Sen. Steve Dille, R-Dassel, says he's tired of watching strip clubs force themselves into Minnesota's small communities.
"What I would like to do is see these businesses located in larger communities, bigger cities. I don't think they belong in small towns. I'm trying to protect those small communities from unwanted adult entertainment businesses," Dille said.
Even if residents of a small town don't want a strip club, there's not much they can do about it. The First Amendment's protection of freedom of speech and the freedom of expression extends to strip clubs. And federal law says town leaders must find space for all businesses, including strip clubs. But Dille wants that space to be at least a half mile from schools and churches.
I hope somebody at the Legislature has the good sense to kill this thing.Attorney Randall Tigue
"Almost all these small towns are only a mile or so across and less then a square mile in size, and they all have churches and schools. So if you can't locate a strip club within 2,800 feet of a school or a church you're pretty much out of luck in a small town," Dille said.
Dille's plan also gives towns or counties the right to refuse a new strip club if there's another club within 50 miles. And if the bill is signed into law it would force all strip clubs, even those already established across the state, to close their doors by 10 p.m. every night.
In the name of local control, however, the bill leaves it open for any community to override those rules, and keep things as they are.
Eden Valley Mayor Dan Thielen says after a strip club opened in his small central Minnesota town, residents were furious. In an effort to squeeze the club out, the community of 800 has passed an ordinance banning nude dancing. Thielen, whose town is in Sen. Steve Dille's district, says he welcomes any move that helps small towns keep strip clubs out.
"If the adults let these businesses come in and they don't do anything about it, than younger people think 'This is OK, our parents didn't do anything about it,'" Thielen said.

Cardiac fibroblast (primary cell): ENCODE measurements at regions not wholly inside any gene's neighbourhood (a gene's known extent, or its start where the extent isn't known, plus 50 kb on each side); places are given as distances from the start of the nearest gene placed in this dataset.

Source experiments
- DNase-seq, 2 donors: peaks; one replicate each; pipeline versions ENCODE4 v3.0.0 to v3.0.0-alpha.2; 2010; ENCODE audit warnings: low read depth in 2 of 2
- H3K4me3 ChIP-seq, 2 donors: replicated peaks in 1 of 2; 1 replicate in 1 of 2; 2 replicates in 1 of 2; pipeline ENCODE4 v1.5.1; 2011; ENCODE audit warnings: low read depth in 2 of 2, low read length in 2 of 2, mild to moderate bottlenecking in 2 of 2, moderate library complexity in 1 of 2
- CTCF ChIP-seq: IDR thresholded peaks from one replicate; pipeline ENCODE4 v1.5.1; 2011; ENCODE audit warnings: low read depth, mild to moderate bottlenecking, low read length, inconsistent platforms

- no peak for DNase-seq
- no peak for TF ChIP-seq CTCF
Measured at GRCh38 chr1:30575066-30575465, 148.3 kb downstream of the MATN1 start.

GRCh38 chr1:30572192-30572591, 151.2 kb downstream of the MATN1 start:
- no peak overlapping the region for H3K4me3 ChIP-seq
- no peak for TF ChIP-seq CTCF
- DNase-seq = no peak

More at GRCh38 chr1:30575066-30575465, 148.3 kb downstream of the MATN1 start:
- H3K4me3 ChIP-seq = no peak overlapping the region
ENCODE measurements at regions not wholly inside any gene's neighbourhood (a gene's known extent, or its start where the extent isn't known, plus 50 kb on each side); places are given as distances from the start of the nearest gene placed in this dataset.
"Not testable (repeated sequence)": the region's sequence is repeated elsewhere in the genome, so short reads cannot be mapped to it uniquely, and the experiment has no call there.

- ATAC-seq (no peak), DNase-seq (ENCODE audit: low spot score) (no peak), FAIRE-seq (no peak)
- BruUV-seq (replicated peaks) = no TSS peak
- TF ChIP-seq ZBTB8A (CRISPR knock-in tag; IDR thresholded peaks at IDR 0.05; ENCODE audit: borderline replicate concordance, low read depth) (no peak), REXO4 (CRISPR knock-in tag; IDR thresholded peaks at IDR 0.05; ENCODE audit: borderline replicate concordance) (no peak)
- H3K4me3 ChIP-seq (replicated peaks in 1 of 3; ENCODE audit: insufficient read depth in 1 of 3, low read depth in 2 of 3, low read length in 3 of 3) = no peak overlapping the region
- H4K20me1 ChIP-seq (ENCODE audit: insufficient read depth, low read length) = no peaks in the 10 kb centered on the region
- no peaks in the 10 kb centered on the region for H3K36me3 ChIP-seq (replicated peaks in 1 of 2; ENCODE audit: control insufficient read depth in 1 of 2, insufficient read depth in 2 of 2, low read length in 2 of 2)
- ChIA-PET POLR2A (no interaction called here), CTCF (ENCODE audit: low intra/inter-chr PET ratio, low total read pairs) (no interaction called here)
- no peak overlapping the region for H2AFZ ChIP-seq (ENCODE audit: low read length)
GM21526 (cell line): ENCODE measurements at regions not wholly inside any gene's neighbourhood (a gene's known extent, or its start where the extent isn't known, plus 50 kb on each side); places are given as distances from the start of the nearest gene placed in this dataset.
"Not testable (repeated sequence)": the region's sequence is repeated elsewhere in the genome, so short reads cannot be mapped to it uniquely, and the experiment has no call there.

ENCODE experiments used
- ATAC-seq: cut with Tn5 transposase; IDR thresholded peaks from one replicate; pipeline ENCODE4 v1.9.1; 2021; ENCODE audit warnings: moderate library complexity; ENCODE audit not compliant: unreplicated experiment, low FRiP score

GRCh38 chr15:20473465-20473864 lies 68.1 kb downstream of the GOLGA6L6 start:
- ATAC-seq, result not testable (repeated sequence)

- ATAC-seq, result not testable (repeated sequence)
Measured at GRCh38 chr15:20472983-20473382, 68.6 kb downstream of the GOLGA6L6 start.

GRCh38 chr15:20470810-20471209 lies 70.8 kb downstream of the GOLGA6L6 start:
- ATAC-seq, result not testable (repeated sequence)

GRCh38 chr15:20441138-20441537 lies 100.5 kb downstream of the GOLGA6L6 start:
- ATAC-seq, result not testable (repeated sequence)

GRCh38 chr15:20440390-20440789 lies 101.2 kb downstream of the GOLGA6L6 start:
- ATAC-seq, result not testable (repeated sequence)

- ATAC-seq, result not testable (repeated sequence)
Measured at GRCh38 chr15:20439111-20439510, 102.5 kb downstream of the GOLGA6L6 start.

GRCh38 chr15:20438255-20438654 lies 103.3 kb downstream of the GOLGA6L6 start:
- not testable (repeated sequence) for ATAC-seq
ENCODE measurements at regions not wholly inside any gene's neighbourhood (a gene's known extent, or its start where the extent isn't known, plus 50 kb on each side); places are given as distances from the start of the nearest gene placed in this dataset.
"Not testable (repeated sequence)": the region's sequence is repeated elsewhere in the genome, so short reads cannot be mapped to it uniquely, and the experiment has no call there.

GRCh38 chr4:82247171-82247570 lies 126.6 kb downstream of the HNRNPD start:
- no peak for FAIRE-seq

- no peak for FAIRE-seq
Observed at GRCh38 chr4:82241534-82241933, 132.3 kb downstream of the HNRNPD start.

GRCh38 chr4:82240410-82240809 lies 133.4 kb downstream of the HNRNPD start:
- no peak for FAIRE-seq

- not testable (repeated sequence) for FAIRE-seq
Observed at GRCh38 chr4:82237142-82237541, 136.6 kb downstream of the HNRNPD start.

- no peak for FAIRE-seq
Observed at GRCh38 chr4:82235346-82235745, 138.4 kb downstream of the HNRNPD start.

The strip club owners contacted for this story didn't want to talk about the legislation. One owner directed questions to his lawyer, Minneapolis attorney Randall Tigue.
"I hope somebody at the Legislature has the good sense to kill this thing," Tigue said. "Every provision in this bill is just utter nonsense."
Tigue is an ardent defender of the First Amendment who's built his career on defending strip clubs, strippers and adult bookstore owners across the upper Midwest.
Tigue says any effort to stop strip clubs is blatantly unconstitutional. And he says if the bill is signed into law by the governor, he'll immediately take the issue to court.
"The right to nude dancing is constitutionally protected free speech. You don't need the permission of government to do what the Constitution allows you do to as a matter of right," Tigue said.
Tigue takes issue with an assertion in the bill that crime is higher in neighborhoods with strip clubs. He counters the claim, saying he's found crime is just as high or higher around bars and clubs that don't allow nude dancing.
This debate is going on across the country, where lawmakers are working on legislation restricting the clubs because of their reported secondary effects. Some claim increased drunken driving and drug use, prostitution and sexual assault in neighborhoods with strip clubs.
Angelina Spencer is head of a Florida-based trade group called the Association of Club Executives. Spencer, a former stripper and strip club owner herself, says additional restrictions on clubs aren't necessary.
"I'm quite sure that Minnesota has laws against prostitution, against illicit drug use, against blighted property, nuisances, etc. And if a club is truly creating a problem, close them up under the laws that already exist," Spencer said.
In Minnesota, the state House is expected to take up the effort to place more restrictions on strip clubs. Rep. Dean Urdahl, R-Grove City, is expected to recommend the house accept the Senate bill's language and vote to approve a similar bill.